Meat lovers, rejoice! Now you can have as many hamburgers as you want.
A new company called Impossible Foods has created a veggie patty that bleeds like real meat. Called the “Impossible Cheeseburger,” it’s the trifecta of beefy goodness. The burger has a lower amount of calories as a result of being plant-based, they’re easier on the environment because no methane-producing cattle are required to make them and they don’t actually contain any meat, which means even vegetarians can chow down on this bloody entree.
It all started when Stanford University biochemist Patrick Brown set out on a quest to create the perfect veggie burger that could win over even the most carnivorous meatitarians.
“We want the hard-core beef lovers, the guy who’s basically saying, ‘You know, I’m literally on the opposite pole from a vegetarian, in no conceivable universe would I accept any substitute for meat,’” Patrick Brown told the Wall Street Journal.
But if no animals were harmed in the making of these burgers, where does all that hearty, meat flavour come from? You can thank a molecule called heme, which is found in the roots of certain plants, for that. Heme is also present in animals, and that just so happens to be where meat gets its distinct flavour from.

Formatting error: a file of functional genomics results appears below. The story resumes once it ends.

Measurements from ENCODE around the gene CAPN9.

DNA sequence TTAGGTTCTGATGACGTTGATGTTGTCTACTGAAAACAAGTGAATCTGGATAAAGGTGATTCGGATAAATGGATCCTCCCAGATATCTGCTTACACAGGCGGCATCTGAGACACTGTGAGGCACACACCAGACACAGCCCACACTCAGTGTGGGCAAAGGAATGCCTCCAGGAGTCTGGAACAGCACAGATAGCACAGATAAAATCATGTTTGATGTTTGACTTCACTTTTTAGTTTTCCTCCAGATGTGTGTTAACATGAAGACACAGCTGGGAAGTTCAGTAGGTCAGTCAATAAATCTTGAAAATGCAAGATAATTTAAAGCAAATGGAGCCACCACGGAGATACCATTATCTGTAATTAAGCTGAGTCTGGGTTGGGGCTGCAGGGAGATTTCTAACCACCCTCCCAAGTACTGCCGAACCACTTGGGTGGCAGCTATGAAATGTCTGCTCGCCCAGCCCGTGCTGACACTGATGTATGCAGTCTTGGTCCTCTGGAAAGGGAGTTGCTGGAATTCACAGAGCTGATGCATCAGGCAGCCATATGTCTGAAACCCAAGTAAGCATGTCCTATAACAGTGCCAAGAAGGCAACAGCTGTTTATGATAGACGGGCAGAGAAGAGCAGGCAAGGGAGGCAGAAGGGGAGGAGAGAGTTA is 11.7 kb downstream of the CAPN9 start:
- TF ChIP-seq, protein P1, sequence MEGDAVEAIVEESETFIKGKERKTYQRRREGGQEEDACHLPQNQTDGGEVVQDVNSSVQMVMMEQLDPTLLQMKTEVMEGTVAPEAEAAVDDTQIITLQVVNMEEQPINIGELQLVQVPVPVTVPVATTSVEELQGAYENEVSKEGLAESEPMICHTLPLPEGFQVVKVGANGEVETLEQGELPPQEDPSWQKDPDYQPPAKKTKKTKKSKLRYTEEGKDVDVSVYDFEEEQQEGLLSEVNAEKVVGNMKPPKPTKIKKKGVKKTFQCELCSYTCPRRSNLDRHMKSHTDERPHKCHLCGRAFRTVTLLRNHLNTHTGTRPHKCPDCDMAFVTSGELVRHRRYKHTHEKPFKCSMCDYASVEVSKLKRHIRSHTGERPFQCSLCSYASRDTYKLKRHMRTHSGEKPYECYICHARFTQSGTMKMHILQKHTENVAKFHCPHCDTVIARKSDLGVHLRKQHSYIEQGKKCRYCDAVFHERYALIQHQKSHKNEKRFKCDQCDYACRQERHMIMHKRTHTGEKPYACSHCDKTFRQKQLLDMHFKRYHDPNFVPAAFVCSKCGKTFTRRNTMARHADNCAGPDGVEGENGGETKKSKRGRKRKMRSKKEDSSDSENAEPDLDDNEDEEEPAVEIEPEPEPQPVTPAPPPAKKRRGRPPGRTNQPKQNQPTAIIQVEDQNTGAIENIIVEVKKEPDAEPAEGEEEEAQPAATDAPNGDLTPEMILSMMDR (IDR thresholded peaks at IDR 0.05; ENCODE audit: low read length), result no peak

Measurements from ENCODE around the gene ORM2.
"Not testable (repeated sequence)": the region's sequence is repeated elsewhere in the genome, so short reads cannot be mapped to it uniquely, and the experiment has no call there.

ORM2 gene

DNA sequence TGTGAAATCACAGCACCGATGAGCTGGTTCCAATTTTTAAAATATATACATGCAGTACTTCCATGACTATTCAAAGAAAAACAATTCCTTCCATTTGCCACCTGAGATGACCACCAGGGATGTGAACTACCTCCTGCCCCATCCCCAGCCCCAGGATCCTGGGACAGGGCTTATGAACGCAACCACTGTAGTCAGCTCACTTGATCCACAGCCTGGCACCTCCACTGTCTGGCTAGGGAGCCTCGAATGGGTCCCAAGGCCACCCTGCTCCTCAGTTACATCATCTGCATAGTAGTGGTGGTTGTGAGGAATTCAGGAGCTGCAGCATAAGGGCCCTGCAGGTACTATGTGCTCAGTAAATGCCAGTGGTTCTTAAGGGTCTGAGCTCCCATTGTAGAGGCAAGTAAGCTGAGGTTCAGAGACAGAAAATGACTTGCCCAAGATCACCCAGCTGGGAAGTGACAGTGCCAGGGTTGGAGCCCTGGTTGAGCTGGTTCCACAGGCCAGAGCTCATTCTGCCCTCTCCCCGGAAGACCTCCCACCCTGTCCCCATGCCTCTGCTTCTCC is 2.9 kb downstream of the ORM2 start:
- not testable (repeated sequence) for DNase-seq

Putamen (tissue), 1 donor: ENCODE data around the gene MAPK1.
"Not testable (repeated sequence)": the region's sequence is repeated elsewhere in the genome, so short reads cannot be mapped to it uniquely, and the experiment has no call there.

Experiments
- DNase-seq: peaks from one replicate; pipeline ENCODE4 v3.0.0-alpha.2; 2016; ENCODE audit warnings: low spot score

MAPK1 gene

So while the patties are made to look, feel, taste and sizzle like a normal burger, there are some small differences. “Impossible Cheeseburger” patties are a darker-shade of reddish brown than your typical store-bought version. The texture is also softer than a normal burger, and tastes a little less bloody. Most critics put it somewhere between turkey and beef.
Perhaps the biggest difference between it and a normal burger though, is the price tag that comes with it. All that science doesn’t come cheap, so you’ll be looking to shell out about $20 per burger. Nevertheless, Brown is hoping they will be available to consumers as early as next year.
Now, did you want some fries with that?